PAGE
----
It would be about twenty years ago now that my daughter Xela first saw a little girl about her age playing in some enormous piles of snow in the library parking lot next to the Classical Condominiums where we lived. Apart from her sister there weren’t any other kids in the condos and she was eager to get to know this other 6 or 7 year old. They had a few “play dates” with each other and found that their bedroom windows, in Xela’s case a skylight, each were visible from the other across Temple Street.
It was around this time that I was learning Russian. All of the adult immigrants from the former Soviet Union whom we saw on our ramblings through the Quadrangle were polite regarding my language skills, my grammar, my accent, but not little Masha, she laughed and laughed and pointedly remarked on how terrible my Russian really was; ah, kids. The Springfield haters at the Quadrangle (if only those museums could be airlifted to Wilbraham!) deceived the Armoury-Quadrangle Civic Association into believing that the gates of their new fence would be open from early morning to late, late in the evening and so we supported the installation of said fence. Turns out their plans were to have all the gates closed all the time and charge a fee for entry into the park. In the end that plan went too far for even the state to tolerate in terms of “taking public money and then doing what you god damn well please” but I digress.
The locking of the gates at museum closing time put an end to the tradition of hanging out with the Russians (mostly Russian speaking Jewish Azerbaijanis but whatever) at the Quadrangle on hot summer evenings and, over time, we lost touch with Masha and her family. A few years later we saw that Masha’s mom had gotten a job at the library; she had been a teacher in the Soviet Union. Her husband was an engineer or scientist or something but he drove a truck for the local paper.
Every once in a while I’d run into Masha’s mom or Xela would run into Masha somewhere and we’d get an update on their lives. About a year ago that update was that Masha was dead. (There was no follow up to this article, or this report in local media in 2014), About a year before that she had been driving to work on a sunny Sunday September morning and had collided with a tree. Since that time I had wanted to reach out to her family but I couldn’t remember their last name; was it Grinshtin, Grynstein, Grynshtyn? On my visits to the library I hadn’t seen her mother either. Until last Monday.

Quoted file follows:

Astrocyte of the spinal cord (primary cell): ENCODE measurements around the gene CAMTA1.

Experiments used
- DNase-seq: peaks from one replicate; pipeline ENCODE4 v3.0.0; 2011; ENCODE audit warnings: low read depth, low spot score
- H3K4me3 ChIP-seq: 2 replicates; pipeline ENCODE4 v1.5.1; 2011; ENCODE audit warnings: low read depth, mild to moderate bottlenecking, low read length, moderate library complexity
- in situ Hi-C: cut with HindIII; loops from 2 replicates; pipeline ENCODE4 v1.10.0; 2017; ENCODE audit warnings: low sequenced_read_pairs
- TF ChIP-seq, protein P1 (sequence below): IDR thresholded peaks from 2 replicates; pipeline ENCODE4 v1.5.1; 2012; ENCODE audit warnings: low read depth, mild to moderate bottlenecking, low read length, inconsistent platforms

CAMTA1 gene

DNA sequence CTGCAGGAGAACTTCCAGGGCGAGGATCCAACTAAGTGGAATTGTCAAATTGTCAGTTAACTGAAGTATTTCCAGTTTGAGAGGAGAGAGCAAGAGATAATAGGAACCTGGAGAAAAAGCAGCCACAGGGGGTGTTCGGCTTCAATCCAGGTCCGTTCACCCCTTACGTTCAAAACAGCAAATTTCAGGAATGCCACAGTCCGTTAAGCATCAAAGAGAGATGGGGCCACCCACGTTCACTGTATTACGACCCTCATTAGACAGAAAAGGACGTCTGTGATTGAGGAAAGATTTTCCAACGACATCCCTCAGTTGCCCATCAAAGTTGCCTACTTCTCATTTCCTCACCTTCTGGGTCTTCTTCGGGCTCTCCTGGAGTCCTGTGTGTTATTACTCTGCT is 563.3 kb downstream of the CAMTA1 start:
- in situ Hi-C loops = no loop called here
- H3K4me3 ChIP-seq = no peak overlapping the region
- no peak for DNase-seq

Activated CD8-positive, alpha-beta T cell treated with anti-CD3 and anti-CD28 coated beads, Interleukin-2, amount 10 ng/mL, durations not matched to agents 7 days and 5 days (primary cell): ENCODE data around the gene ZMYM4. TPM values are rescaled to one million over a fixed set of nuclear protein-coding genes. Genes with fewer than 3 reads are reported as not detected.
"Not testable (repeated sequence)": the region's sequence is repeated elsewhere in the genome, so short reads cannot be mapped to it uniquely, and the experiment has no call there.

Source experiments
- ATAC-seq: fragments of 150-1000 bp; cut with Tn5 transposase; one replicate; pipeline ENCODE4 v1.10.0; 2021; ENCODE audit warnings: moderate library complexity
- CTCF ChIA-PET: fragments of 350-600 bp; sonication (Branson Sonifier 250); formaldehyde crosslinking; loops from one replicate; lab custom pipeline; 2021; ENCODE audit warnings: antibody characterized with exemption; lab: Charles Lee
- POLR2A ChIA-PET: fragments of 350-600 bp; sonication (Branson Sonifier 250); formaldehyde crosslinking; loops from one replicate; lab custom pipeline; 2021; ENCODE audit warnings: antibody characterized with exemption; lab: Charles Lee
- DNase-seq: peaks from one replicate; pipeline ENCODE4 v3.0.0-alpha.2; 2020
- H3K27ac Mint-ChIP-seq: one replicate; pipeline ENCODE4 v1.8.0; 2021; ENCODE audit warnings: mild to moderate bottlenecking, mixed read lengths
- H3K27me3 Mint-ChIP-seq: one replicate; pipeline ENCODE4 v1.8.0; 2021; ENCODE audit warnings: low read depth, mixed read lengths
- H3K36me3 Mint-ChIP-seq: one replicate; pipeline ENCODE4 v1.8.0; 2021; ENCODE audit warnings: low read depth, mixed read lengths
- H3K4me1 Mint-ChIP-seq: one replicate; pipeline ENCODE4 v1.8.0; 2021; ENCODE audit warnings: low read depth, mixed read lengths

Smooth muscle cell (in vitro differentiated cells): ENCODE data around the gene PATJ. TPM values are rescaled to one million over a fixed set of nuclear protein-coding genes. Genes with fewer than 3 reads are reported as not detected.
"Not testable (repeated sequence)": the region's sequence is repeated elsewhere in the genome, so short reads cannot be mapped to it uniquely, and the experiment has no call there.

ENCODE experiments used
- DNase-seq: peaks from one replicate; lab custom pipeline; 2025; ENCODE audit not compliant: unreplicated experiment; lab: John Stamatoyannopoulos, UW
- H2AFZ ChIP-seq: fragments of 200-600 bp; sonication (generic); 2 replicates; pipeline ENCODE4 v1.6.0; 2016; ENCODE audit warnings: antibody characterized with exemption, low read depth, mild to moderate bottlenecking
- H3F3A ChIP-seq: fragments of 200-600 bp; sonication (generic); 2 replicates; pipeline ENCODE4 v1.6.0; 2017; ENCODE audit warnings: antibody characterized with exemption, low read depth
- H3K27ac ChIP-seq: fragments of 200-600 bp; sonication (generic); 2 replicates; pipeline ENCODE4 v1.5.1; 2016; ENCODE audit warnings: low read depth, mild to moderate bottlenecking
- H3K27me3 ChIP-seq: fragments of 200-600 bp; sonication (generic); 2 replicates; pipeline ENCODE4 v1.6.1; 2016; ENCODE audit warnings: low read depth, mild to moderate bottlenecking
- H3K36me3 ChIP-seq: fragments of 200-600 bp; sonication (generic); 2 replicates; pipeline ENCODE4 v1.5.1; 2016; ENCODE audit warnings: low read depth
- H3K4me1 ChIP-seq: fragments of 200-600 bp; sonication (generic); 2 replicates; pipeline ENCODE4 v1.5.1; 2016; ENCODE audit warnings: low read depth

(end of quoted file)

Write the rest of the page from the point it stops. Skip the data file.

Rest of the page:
The moment I saw her at the help desk I knew I had to say something. I should have started with small talk perhaps but I just blurted out “I am so sorry.” She knew right away what I meant and started sobbing. She explained what had happened as far as they knew: she was alone, her car suddenly swerved and she hit a tree. There were no other cars involved and no witnesses. Her mom wants to believe a child ran out into the road and Masha had to swerve to avoid her. “Maybe a deer?” I said stupidly, as if dying to save the life of a deer would help give her any solace. “No, on a Sunday morning, it must have been a child.”
She asked me about Xela. My Xela who is very much alive, who just got married, who is moving into a new house. Xela who is doing all the things her daughter will never do now. I had to answer, of course, but I also knew that every mention of Xela’s life and milestones was heaping more pain onto this poor grieving mother. She said that she didn’t know how they did it, but they just kept going day after day. Masha was their only child.
As Masha’s mother narrated the story of her final, fateful drive she explained that it happened “…in Southwick, it is a nice community…” and I knew what she meant. When they came here as immigrants around the time of the fall of the Soviet Union they had been obligated by circumstance to live in the urban core of a “Gateway City”. As with the other “Russians” they knew how to live in a city, how to use parks and plazas to enhance daily life, but they soon learned that the “dream” was to move to the outskirts, to get a house and live in a place where you could drive to shop, to recreate, and to work.
Driving to work at 10 a.m. on a Sunday passing by Congamond Road to get from Westfield to Enfield perhaps? I didn’t ask. I had been told everything she needed to tell me, to ask for more would be even more cruel than just engaging in this conversation itself had been. Two other “twenty something” young women died just this week in the valley: One in Amherst and the other in Deerfield. Whatever their futures held their parents likely had visions of weddings and homes, all too common milestones now that everyone else’s child will be attaining them in what I’m sure will become a ritual of agonizing monotony. I can’t imagine the pain and hope that I never have to do more than imagine it.
Two other people I knew, one a former student and the other the parent of a former student, have died in car crashes not a mile from where Masha passed away, one of them on the very same road. I’ve driven it many times myself, it makes a wonderful short cut on the way to visit family in Avon. We’ll be driving down that road tomorrow as a matter of fact, on the way to a Sweet Sixteen. When do kids start driving these days, sixteen and a half? Sweet Sixteen indeed.